In 2011 an earthquake struck the city of Christchurch in New Zealand’s South Island, leaving a total of 200 dead and severely damaging the Neo-Gothic cathedral, which was raised over a hundred years ago. Built in a very short time, the temporary building that serves as a replacement for the cathedral is a single shed with a pitched roof of very steep slopes almost reaching the ground. The short sides are left free. One of them acts as a backdrop for the altar, and the other as a stained-glass window.
The church’s most unique feature is its construction system. Rigidified by two huge steel tube frames placed at both ends, the main structure is formed by twelve fire-resistant and water-repellent cardboard tubes clad with polyurethane and containing a soul of laminated timber, which form a succession of portal frames 21 meters high. The repetition defines the inclined planes of the roof and the lateral pressure is compensated by the mass of eight containers located at the base of the building. The furniture – chairs, pulpit, and baptismal font – was designed by Shigeru Ban with timber and paper tubes in keeping with the general atmosphere of the cathedral.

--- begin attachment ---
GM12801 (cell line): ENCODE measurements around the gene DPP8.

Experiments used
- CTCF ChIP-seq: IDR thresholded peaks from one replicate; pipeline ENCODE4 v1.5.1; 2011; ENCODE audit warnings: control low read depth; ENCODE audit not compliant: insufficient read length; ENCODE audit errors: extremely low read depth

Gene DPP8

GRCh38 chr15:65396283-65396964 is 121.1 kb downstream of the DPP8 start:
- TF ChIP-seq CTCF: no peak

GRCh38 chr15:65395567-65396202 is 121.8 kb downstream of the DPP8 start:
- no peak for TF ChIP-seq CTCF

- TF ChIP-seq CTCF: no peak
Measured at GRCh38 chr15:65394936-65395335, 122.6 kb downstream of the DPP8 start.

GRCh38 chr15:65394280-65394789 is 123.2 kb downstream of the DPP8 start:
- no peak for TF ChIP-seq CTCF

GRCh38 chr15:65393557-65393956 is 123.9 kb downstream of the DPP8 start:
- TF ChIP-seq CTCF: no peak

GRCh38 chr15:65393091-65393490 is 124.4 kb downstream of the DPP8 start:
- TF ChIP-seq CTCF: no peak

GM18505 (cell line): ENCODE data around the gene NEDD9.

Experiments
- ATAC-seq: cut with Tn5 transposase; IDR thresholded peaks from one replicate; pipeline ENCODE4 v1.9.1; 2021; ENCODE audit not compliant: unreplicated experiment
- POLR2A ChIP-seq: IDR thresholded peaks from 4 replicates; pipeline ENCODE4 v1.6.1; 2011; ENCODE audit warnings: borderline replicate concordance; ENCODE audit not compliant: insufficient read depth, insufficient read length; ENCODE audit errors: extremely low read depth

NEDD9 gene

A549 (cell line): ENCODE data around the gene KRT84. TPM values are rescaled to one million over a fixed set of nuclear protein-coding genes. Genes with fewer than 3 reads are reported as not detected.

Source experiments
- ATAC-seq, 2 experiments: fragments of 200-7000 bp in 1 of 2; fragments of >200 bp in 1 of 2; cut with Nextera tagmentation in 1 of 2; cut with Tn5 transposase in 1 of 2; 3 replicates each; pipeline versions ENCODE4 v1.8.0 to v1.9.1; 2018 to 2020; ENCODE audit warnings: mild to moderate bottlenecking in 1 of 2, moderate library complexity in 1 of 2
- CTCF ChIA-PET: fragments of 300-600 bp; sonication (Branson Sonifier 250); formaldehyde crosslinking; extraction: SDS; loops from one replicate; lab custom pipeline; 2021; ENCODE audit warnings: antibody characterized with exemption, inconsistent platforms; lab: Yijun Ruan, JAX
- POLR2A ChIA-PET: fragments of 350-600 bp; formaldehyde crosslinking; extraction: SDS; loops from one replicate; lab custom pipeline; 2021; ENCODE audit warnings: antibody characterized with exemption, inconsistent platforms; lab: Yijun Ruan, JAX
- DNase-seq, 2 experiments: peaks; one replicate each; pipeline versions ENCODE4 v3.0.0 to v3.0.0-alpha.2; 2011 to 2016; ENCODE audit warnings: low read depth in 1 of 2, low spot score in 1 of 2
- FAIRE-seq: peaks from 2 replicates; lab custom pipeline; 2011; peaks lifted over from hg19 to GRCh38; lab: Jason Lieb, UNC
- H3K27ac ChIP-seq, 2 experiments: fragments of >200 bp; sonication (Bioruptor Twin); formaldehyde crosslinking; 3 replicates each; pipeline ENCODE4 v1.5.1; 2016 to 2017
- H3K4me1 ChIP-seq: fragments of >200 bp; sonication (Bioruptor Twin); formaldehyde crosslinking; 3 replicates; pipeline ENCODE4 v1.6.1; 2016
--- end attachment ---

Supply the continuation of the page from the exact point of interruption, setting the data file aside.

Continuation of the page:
Catedral de cartón en Christchurch (Nueva Zelanda) Cardboard Cathedral in Christchurch (New Zealand).
The Church Property Trustees, Diocese of Christchurch
Shigeru Ban Architects Europe + Voluntary Architects’ Network (VAN); Project Team: Shigeru Ban, Yoshie Narimatsu
Architectural associate: Warren and Mahoney
Architectural associate: Warren and Mahoney; Structural engineer: Tezuka Structure Laboratory (concept); Holmes Consulting Group; Electrical engineer: Powell Fenwick Consultants; Fire consultant: Holmes Fire; Geotechnical consultants: Aurecon; Hydraulic engineer: Site Solutions; Landscape: Boffa Miskell - Christchurch; Mechanical engineer: Powell Fenwick Consultants; Planning consultant: Beca